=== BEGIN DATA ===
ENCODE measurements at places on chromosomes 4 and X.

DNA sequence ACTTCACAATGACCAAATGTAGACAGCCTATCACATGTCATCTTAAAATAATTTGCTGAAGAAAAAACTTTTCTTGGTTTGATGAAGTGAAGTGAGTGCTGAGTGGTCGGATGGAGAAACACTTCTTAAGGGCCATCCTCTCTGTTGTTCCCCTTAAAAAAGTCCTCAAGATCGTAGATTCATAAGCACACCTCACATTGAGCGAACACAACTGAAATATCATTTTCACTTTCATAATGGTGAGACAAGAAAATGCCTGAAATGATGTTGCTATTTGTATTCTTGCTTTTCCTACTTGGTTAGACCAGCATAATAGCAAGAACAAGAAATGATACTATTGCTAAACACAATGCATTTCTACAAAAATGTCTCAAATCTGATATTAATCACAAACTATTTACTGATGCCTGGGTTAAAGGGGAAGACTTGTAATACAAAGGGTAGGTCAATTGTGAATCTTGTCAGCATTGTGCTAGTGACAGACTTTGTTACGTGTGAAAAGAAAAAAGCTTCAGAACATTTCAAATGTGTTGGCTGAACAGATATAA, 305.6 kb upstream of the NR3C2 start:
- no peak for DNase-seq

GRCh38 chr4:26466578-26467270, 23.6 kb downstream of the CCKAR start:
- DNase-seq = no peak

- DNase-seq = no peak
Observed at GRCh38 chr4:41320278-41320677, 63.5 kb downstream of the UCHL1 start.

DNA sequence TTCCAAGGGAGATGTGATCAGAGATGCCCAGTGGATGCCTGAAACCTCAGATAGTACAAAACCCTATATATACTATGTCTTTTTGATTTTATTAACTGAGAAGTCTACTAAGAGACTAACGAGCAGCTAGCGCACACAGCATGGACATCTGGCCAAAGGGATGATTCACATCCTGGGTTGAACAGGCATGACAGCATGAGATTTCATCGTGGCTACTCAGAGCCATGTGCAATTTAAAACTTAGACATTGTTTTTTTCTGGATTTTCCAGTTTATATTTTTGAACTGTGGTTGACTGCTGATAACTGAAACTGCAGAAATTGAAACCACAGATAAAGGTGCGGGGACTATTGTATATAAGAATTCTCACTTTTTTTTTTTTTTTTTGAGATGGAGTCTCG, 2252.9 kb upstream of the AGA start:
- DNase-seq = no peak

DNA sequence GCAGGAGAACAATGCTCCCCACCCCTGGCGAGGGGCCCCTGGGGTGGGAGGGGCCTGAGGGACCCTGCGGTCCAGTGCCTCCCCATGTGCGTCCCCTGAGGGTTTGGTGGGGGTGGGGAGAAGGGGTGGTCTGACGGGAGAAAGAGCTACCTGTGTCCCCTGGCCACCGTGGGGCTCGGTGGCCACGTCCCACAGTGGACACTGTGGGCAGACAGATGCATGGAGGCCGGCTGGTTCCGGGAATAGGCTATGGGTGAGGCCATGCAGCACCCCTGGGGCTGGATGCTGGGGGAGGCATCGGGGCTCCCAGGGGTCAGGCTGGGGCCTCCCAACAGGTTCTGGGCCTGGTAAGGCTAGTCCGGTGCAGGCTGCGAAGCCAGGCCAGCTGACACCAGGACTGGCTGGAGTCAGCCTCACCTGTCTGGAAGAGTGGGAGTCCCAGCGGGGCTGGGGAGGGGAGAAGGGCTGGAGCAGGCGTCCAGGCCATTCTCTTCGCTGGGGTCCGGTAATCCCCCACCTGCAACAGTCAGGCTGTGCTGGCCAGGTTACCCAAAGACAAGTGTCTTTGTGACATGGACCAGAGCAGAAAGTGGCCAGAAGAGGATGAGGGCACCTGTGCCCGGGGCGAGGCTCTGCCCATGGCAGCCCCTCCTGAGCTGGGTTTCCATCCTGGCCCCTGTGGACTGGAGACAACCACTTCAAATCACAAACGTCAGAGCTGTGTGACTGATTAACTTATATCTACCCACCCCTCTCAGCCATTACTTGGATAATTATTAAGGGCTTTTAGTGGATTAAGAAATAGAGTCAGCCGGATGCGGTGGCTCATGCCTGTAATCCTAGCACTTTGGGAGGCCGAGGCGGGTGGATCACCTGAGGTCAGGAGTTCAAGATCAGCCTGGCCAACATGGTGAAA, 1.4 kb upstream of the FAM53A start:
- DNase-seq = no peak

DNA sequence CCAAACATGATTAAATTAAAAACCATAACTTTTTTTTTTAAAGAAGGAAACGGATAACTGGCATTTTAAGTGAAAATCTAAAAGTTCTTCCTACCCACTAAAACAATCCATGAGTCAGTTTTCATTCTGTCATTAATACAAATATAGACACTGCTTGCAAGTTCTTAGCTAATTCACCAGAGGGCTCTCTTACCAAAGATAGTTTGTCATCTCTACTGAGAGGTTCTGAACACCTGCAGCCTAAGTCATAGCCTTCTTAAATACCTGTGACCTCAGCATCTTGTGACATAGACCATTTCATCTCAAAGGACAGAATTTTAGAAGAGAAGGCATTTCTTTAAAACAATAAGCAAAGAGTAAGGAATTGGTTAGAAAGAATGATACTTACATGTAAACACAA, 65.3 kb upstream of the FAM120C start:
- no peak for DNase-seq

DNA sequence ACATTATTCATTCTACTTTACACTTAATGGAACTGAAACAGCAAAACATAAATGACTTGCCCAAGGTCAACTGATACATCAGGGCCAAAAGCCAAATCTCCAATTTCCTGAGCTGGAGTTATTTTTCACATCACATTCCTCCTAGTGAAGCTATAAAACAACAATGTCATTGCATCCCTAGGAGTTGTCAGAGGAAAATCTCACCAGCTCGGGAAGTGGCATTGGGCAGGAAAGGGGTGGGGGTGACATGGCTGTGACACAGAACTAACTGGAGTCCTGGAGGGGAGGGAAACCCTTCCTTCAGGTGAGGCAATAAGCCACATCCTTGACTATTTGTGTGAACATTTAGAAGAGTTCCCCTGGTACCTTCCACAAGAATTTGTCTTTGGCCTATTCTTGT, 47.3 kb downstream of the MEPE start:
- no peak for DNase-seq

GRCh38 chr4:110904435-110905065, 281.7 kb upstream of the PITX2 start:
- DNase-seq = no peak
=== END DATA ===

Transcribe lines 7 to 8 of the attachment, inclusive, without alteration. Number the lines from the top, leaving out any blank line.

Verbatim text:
Observed at GRCh38 chr4:41320278-41320677, 63.5 kb downstream of the UCHL1 start.

DNA sequence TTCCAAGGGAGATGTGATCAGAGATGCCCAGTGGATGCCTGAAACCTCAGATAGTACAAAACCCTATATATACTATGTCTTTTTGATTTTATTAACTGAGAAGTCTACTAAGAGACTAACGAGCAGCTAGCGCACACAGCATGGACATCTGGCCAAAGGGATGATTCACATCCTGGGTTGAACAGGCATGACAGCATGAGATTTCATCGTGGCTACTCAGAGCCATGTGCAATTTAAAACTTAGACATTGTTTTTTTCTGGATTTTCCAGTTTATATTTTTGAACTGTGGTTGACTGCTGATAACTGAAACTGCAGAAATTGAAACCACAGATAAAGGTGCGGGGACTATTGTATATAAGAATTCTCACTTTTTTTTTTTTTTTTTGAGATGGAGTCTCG, 2252.9 kb upstream of the AGA start: